Risks to our outlook
By James Balfour, Senior Global Economist
For the first time in years, we see macroeconomic risks tilted to the upside, with diminishing risks for developed economies and increasing risks for emerging economies. Many EM countries appear late in their credit cycles, following a surge of debt creation and weakening profitability. China is in this category; however, China’s very aggressive economic reform plans may prove pivotal in managing these headwinds. The primary risk for China is that attempts to constrain credit and adverse short-term impacts from economic reforms combine to cause another negative growth surprise.
We believe developed economies are slowly progressing toward modest but synchronized growth, where consumers gain confidence and companies shift toward more hiring and investment. The favorable outlook for lower energy prices should allow for a more sustainable period of global growth, unlike the recent past when rising energy prices curtailed potential growth rates. That said, we continue to monitor a long list of macroeconomic risks, many of which are for advanced economies. For example, over the longer run, we are cautiously optimistic that increased consumer spending and business investment will extend the current business cycle, but we have not seen these effects yet. In addition, we could experience some short-term volatility due to a jump in yields. Specifically, aggressive Fed tapering could drive a reduction of leverage in financial markets and volatility in asset prices. We could also see another showdown over the US debt ceiling, a fall in Japanese consumer spending driven by the VAT hike, or social discontent across emerging markets as their countries underperform. With ongoing structural issues, Europe also remains a concern.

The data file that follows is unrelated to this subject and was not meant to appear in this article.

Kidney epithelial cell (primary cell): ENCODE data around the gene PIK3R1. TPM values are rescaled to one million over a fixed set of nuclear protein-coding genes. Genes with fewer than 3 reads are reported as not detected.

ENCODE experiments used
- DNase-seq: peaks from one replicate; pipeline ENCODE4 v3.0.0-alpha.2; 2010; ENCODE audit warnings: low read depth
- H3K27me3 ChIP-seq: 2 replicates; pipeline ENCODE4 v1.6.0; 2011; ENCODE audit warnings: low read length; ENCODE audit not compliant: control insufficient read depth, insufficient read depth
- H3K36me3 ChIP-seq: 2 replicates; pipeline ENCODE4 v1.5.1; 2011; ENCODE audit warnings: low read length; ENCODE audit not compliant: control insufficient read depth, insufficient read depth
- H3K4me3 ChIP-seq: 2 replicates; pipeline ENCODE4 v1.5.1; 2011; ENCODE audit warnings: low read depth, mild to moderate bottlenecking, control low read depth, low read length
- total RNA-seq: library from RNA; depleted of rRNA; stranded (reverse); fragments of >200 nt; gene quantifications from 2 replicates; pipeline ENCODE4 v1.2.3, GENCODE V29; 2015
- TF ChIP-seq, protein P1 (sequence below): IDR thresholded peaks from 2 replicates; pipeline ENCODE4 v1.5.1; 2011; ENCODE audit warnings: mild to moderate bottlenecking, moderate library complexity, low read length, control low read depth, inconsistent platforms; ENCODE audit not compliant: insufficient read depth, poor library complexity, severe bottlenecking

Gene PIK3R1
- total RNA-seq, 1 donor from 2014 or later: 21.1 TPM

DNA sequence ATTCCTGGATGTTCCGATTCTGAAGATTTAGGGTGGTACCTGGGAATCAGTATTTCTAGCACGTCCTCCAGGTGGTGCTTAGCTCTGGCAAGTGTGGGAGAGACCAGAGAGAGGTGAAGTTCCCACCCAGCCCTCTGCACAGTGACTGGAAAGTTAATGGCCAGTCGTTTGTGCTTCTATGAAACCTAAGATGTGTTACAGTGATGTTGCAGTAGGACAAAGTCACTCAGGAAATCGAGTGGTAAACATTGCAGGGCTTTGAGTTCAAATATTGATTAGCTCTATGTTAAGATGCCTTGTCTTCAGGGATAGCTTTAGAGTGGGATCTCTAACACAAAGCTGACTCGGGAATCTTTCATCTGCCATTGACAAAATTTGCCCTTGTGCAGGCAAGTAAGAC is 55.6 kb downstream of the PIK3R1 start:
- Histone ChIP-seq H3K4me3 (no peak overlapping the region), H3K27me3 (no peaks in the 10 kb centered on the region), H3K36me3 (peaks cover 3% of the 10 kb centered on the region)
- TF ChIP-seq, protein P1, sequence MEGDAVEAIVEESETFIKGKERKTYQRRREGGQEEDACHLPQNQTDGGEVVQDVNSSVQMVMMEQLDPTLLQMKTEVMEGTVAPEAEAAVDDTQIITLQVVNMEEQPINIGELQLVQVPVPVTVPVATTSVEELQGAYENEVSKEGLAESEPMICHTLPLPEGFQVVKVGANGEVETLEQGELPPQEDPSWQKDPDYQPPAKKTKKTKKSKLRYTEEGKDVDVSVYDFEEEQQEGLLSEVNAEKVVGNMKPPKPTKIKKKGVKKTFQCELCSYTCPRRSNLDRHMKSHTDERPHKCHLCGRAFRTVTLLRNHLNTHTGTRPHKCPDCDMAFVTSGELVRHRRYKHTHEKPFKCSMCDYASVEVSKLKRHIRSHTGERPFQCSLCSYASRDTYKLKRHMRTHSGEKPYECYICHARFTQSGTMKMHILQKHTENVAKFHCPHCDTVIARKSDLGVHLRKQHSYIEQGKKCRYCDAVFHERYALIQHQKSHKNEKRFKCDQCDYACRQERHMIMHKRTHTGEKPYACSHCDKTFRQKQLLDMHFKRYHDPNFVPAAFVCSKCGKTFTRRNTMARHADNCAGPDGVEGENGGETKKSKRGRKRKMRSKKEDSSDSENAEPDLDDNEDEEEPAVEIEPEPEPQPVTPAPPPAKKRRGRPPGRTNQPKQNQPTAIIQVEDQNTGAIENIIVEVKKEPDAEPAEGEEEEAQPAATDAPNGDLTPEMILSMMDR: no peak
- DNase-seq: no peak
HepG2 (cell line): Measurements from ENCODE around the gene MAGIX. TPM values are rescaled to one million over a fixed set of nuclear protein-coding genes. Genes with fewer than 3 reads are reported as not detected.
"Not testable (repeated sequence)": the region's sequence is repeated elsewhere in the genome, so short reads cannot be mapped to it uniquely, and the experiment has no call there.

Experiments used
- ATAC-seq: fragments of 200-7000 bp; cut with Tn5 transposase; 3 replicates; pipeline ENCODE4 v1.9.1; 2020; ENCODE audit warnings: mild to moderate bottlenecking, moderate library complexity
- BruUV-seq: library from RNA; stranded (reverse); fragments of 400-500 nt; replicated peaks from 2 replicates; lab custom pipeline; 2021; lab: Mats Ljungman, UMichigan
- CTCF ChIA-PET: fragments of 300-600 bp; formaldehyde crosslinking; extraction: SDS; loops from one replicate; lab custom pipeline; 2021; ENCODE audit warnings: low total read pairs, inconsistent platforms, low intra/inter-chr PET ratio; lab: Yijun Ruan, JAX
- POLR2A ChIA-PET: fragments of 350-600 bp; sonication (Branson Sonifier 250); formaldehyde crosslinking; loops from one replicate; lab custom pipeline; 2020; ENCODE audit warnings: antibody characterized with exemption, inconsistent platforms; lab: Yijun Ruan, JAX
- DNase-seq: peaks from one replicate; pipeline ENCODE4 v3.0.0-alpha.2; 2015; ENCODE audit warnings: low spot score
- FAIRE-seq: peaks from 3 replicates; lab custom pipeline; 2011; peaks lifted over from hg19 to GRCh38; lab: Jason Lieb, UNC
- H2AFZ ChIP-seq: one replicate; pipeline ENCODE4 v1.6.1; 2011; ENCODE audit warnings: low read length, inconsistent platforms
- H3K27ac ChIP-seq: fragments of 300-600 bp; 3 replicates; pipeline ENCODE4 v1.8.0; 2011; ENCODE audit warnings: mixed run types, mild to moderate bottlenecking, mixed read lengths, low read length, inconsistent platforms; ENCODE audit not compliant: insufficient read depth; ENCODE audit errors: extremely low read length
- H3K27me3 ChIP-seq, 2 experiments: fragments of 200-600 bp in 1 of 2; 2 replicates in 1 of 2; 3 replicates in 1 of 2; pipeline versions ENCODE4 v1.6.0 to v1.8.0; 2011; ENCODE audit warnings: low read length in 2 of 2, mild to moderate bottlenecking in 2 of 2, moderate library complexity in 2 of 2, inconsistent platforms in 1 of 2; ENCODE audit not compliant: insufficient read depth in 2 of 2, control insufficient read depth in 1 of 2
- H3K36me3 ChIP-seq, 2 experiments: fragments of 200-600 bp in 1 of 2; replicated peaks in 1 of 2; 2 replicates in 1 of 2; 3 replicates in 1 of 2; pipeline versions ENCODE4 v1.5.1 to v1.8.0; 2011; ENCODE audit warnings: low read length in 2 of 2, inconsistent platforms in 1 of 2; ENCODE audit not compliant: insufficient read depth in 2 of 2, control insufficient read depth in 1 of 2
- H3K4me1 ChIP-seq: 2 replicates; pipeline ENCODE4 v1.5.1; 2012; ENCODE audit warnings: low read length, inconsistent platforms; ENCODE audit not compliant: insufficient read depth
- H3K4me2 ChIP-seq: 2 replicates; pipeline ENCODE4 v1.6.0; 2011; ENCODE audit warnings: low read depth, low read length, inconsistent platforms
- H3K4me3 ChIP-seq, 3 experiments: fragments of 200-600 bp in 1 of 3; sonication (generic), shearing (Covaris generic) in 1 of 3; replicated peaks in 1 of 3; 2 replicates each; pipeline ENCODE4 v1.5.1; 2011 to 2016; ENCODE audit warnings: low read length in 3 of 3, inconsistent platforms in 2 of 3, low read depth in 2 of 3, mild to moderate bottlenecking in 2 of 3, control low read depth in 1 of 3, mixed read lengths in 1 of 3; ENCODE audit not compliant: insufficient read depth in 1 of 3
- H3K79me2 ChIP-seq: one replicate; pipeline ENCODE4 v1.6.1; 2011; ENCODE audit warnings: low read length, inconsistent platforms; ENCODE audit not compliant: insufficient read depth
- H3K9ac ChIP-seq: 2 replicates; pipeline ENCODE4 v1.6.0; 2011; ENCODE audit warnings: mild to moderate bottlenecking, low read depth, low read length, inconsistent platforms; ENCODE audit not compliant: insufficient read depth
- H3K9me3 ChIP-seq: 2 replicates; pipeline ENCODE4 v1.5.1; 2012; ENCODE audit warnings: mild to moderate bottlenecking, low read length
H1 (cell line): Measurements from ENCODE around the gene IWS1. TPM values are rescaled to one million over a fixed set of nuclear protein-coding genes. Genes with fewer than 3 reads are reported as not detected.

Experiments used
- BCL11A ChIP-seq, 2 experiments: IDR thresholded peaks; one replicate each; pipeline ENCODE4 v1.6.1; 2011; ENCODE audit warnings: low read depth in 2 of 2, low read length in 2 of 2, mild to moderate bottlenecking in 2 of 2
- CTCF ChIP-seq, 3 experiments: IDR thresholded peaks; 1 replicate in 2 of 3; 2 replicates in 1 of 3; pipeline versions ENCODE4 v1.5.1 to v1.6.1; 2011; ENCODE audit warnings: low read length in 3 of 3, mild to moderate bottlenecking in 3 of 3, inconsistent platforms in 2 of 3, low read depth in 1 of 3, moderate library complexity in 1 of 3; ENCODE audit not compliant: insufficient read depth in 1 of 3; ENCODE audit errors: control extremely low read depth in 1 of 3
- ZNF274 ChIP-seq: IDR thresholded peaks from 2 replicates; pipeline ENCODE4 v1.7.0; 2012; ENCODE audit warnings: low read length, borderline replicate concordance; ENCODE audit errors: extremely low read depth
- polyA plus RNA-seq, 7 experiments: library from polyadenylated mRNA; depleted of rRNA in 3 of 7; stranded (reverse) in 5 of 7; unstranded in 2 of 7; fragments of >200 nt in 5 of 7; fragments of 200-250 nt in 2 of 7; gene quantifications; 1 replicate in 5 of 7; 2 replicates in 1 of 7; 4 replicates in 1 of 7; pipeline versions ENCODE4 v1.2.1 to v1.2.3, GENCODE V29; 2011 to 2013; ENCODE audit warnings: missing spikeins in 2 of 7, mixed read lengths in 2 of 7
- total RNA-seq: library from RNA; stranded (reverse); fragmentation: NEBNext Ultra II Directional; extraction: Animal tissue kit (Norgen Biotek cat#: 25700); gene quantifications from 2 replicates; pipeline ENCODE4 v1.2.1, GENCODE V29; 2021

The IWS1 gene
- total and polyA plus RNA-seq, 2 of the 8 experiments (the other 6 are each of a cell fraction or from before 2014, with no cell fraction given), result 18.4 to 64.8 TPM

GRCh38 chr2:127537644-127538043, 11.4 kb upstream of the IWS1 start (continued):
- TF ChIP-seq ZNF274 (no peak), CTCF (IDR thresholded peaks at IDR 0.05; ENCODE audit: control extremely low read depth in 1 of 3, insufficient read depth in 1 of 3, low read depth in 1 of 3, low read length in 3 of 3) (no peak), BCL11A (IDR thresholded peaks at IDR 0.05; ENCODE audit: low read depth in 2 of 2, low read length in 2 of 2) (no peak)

While there are areas of concern, we remain enthusiastic about economic prospects for 2014. Stronger growth should generate stronger corporate profits, a lift in confidence and a more resilient economic environment. Though many countries are engaged in a significant transition of one kind or another, we
remain confident that US growth will be sustainable and expect the US to serve as a ballast for the global economy over the next few years. We believe the majority of the world has entered the latter half of the credit cycle, meaning that rising interest rates, moderating liquidity and increasing corporate leverage could
lie ahead. We expect stocks to outperform bonds through the end of this cycle, and depending on how companies manage their capital structures going forward, corporate bonds could be poised to outperform US Treasurys for a few more years.